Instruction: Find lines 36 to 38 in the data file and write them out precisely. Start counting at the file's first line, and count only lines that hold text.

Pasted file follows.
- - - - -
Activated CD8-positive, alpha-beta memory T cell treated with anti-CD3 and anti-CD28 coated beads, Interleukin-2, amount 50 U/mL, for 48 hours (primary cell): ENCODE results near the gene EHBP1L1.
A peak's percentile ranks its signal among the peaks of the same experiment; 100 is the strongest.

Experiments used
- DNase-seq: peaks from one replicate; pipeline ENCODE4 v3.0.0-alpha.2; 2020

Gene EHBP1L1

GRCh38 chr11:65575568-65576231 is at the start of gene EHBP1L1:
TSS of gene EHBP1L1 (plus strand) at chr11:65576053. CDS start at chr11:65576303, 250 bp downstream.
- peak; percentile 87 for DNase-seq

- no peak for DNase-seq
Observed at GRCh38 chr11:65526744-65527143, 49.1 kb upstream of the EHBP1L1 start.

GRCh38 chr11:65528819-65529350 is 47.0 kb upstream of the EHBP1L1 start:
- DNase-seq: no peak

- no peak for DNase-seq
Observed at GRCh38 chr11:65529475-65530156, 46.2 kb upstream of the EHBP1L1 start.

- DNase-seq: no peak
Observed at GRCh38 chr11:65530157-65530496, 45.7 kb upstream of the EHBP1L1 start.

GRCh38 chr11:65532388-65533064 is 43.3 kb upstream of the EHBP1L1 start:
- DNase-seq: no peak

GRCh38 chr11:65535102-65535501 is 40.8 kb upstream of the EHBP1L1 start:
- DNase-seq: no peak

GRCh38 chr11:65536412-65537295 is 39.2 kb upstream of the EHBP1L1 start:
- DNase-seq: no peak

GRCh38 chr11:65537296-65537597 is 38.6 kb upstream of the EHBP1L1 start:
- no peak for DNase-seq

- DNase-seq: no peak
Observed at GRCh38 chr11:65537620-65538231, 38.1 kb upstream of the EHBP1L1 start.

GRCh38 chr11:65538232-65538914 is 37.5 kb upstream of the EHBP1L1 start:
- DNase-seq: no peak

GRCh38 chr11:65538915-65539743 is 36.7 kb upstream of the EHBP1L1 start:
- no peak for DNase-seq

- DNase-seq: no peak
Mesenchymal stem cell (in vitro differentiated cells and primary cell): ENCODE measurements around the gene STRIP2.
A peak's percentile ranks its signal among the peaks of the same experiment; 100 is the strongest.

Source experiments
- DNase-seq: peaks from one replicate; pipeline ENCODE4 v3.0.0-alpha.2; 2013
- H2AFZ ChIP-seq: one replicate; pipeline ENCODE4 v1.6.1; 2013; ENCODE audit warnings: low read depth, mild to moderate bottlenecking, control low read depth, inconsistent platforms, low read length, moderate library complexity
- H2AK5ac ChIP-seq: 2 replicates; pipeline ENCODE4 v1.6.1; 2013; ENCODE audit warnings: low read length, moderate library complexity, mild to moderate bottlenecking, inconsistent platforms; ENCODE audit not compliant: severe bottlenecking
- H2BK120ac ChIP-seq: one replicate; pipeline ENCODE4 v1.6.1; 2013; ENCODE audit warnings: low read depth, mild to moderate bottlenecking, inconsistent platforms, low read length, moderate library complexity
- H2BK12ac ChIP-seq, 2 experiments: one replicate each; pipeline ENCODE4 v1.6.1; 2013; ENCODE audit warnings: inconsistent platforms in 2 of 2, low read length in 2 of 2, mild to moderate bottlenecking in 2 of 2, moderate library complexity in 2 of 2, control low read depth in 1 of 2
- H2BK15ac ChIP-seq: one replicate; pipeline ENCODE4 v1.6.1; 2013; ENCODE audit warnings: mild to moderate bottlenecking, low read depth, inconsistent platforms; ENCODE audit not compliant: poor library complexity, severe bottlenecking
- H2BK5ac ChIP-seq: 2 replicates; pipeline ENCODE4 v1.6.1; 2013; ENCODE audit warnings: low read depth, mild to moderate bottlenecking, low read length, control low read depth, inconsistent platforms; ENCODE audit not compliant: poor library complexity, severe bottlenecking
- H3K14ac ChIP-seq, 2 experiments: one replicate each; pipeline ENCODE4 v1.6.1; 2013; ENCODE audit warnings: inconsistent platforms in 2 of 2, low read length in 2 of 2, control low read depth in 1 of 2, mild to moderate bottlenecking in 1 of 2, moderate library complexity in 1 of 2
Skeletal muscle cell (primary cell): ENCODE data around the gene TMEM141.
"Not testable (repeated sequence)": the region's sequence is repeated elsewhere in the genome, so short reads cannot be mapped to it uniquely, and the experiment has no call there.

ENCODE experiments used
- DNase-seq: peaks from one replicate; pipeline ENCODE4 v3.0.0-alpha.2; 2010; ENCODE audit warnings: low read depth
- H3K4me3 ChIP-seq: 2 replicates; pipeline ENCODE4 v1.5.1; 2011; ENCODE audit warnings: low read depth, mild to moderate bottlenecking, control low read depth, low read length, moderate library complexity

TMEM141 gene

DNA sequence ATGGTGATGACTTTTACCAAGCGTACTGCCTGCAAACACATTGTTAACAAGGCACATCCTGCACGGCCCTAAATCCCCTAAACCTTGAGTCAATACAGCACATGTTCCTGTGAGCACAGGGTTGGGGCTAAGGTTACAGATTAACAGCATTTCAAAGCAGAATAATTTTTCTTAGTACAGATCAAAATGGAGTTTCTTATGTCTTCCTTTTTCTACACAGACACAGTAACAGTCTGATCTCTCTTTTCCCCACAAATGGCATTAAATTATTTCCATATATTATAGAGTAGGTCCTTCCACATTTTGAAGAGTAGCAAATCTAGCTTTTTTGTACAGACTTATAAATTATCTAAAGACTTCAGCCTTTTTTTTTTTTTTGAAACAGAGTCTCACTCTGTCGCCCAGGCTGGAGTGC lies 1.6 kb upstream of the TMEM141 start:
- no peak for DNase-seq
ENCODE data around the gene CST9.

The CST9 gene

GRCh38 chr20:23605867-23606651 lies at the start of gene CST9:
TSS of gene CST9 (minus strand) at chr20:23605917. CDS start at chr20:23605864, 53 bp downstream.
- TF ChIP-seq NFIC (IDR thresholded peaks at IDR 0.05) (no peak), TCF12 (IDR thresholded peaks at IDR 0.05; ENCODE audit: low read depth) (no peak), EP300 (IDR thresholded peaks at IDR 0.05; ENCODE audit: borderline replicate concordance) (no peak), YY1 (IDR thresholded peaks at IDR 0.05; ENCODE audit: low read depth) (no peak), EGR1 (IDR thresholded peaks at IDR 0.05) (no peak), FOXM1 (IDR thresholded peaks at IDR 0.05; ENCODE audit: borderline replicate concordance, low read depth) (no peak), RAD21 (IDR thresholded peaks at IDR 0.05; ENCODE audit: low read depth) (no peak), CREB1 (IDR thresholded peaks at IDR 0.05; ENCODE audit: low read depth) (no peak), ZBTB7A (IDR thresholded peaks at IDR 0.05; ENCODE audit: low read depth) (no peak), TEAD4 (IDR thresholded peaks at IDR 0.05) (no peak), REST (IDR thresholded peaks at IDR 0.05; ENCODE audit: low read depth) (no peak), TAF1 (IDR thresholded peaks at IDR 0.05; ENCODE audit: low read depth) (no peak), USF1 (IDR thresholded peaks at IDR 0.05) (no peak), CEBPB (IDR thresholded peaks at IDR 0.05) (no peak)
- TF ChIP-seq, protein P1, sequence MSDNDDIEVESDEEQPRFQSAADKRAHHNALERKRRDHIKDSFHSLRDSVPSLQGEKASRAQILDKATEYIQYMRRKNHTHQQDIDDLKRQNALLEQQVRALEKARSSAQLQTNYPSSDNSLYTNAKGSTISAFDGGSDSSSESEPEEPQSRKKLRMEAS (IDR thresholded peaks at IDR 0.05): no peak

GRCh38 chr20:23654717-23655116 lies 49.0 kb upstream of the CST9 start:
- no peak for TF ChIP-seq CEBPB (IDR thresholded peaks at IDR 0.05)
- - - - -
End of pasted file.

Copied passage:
- H2AFZ ChIP-seq: one replicate; pipeline ENCODE4 v1.6.1; 2013; ENCODE audit warnings: low read depth, mild to moderate bottlenecking, control low read depth, inconsistent platforms, low read length, moderate library complexity
- H2AK5ac ChIP-seq: 2 replicates; pipeline ENCODE4 v1.6.1; 2013; ENCODE audit warnings: low read length, moderate library complexity, mild to moderate bottlenecking, inconsistent platforms; ENCODE audit not compliant: severe bottlenecking
- H2BK120ac ChIP-seq: one replicate; pipeline ENCODE4 v1.6.1; 2013; ENCODE audit warnings: low read depth, mild to moderate bottlenecking, inconsistent platforms, low read length, moderate library complexity